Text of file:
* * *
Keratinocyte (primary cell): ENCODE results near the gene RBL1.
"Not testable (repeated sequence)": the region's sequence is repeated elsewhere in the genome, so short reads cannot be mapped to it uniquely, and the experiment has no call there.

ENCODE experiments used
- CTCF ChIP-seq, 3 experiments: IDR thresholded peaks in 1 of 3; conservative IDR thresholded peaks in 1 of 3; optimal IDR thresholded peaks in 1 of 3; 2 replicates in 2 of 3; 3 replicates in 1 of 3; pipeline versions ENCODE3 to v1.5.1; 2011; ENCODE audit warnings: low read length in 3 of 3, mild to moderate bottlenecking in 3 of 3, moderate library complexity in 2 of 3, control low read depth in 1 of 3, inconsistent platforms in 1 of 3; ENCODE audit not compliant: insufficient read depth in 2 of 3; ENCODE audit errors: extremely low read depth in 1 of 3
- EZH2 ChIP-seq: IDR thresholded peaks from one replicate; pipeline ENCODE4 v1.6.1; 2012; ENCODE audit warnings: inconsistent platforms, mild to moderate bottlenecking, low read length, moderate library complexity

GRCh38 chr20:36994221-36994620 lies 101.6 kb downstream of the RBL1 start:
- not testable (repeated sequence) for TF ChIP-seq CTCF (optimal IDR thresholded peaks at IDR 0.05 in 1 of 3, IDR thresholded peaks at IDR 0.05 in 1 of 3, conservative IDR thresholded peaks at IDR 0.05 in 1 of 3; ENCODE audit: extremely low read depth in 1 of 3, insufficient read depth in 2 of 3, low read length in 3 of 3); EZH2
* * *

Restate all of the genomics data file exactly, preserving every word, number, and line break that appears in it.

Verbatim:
Keratinocyte (primary cell): ENCODE results near the gene RBL1.
"Not testable (repeated sequence)": the region's sequence is repeated elsewhere in the genome, so short reads cannot be mapped to it uniquely, and the experiment has no call there.

ENCODE experiments used
- CTCF ChIP-seq, 3 experiments: IDR thresholded peaks in 1 of 3; conservative IDR thresholded peaks in 1 of 3; optimal IDR thresholded peaks in 1 of 3; 2 replicates in 2 of 3; 3 replicates in 1 of 3; pipeline versions ENCODE3 to v1.5.1; 2011; ENCODE audit warnings: low read length in 3 of 3, mild to moderate bottlenecking in 3 of 3, moderate library complexity in 2 of 3, control low read depth in 1 of 3, inconsistent platforms in 1 of 3; ENCODE audit not compliant: insufficient read depth in 2 of 3; ENCODE audit errors: extremely low read depth in 1 of 3
- EZH2 ChIP-seq: IDR thresholded peaks from one replicate; pipeline ENCODE4 v1.6.1; 2012; ENCODE audit warnings: inconsistent platforms, mild to moderate bottlenecking, low read length, moderate library complexity

GRCh38 chr20:36994221-36994620 lies 101.6 kb downstream of the RBL1 start:
- not testable (repeated sequence) for TF ChIP-seq CTCF (optimal IDR thresholded peaks at IDR 0.05 in 1 of 3, IDR thresholded peaks at IDR 0.05 in 1 of 3, conservative IDR thresholded peaks at IDR 0.05 in 1 of 3; ENCODE audit: extremely low read depth in 1 of 3, insufficient read depth in 2 of 3, low read length in 3 of 3); EZH2